Friday, April 24, 2009

Re-Post + Technical Difficulties + Rant/Gripe = Another Day In Paradise!

OK - we may be having technical difficulties withe the .cbz files.... is anyone else having problems with viewing them? Please do advise me, so I can adjust the production process accordingly. Personally, I'm tempted to just go back to doing everything as pdf's - they work well for me, and maybe I should just stick with what I know, and with what seems to work. There are quite a few applications that allow you to gut a pdf file into the component jpg's, if that's what you want. This thing is enough of a time consuming process as is, without me getting hip deep in any duplication of labor.

In other news, I have a small rant/gripe, and that is with the actual quality of some of the scans I'm seeing out there. Some of them are, to put none too fine of a point to it, complete and utter crap. What is the point of scanning a book when the end product looks like shit? It's kind of like buying a $20.00 steak and burning it to a crisp - what's the point of getting the book on the damn scanner if the file you produce is small and the scans are fuzzy, low resolution crap? Seriously dude, just don't bother. When I download a piece of junk like this, I must admit I get more than a little frustrated, and I'm sure I'm not alone in this.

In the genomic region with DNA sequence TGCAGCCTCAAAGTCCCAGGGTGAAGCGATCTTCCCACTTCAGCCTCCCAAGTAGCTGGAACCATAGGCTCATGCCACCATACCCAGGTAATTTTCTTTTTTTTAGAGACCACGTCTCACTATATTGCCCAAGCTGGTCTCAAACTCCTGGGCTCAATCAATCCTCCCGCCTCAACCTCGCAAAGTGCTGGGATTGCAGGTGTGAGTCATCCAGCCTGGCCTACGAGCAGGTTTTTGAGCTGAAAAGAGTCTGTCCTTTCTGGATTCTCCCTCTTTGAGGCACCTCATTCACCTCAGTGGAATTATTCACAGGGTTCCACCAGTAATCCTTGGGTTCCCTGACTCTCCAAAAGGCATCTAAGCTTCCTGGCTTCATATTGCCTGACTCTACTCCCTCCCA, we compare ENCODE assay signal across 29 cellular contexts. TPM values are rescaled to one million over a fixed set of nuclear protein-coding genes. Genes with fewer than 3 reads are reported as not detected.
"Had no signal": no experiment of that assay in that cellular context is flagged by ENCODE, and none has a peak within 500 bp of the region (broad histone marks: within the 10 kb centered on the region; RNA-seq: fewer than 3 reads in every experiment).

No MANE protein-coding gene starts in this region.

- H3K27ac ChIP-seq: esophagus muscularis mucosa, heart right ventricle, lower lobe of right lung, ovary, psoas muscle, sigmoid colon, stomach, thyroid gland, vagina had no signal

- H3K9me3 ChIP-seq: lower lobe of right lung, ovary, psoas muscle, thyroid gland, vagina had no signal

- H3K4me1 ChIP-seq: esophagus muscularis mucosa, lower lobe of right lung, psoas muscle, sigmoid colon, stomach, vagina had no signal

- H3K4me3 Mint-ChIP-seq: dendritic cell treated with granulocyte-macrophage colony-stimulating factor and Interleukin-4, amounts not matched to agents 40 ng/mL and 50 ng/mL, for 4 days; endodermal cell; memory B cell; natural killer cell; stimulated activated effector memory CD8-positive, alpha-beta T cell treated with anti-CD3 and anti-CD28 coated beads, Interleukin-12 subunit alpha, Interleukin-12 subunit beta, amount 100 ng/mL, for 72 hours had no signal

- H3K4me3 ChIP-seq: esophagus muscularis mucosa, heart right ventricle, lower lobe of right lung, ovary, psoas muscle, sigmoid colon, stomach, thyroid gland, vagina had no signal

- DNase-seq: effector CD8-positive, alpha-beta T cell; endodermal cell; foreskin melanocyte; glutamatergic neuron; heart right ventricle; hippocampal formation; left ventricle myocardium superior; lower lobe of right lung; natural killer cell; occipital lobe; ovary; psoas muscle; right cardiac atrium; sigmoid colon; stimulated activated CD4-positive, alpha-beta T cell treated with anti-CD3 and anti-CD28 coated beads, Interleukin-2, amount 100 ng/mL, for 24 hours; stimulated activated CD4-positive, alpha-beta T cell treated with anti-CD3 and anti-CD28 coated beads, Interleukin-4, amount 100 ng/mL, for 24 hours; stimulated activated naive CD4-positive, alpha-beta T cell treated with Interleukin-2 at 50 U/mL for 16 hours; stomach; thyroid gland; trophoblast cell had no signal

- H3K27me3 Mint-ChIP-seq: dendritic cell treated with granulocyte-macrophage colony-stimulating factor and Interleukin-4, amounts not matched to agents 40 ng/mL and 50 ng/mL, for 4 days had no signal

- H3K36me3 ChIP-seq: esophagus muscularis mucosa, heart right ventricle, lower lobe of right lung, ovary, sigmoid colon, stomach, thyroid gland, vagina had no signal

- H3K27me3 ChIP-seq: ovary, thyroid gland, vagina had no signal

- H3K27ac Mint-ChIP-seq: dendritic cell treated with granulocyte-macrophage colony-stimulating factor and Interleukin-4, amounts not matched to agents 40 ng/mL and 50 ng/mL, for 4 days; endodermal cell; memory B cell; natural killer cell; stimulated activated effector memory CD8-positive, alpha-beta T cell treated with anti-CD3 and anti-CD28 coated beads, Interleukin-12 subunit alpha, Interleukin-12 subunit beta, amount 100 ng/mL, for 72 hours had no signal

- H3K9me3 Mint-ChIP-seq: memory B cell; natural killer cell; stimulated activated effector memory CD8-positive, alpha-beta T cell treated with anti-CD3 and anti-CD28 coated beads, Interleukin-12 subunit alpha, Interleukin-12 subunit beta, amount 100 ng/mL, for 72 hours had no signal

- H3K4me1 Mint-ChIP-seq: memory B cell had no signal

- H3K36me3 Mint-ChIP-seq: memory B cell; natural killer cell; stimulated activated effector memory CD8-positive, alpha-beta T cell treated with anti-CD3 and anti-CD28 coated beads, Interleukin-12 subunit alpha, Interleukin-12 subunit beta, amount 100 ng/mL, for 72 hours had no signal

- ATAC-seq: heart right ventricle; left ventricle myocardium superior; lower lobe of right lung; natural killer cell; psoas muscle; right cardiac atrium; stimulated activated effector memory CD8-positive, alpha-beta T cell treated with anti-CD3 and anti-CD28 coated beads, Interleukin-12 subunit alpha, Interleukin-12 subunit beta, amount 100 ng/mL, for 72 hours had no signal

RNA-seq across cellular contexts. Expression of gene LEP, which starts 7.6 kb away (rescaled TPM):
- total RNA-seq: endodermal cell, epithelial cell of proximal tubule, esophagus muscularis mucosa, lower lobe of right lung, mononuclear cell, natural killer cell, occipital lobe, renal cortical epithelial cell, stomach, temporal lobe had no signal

So, for the dummies out there, let's run though the drill, shall we?
The scan needs to be AT LEAST 1200 pixels wide. Larger is better for magazines (I like 1350). The final product gives you one panel of the six-panel grid filling the screen. Seems like common sense to me.

If you're going to scan at 72 dpi, you should do two things -
a) De-screen. There should be an option in the preferences or pull down menu.
b) Scan at 200% or higher. Larger is always better. If the book is in black and white, scan it in GRAYSCALE for heaven's sake. Yes the yellow pages effect can be good, but it TRIPLES the file size! Seems like a lot of bandwidth for a small return.

Personally, I scan at 300 dpi/100% and then shrink 'em down in Photoshop using the "Save for Web" function (also in the pull down menu). When you've finished, a good simple rule of thumb should be this - one page should be around 1 MB. I've seen scans where the file size is under 200K per page! The artifacting is painful to see. The process is call "Digital Comic Preservation", so I cannot understand for the life of me how some of these jokers don't get the concept of doing it right the first time. Why make a cruddy copy of something fellas? Sooner or later, someone will only have to do it again in the future, you dopes!

End of rant/gripe!

So, in keeping with the previously mentioned concept of sticking with what I know, here's a tasty re-post of some choice Charlton books, as pdf's. OK?

Ghostly Tales 99

Ghostly Tales 100

Ghostly Tales 101

Ghostly Tales 114


web statistics
Since August 2005 - Free Site Counter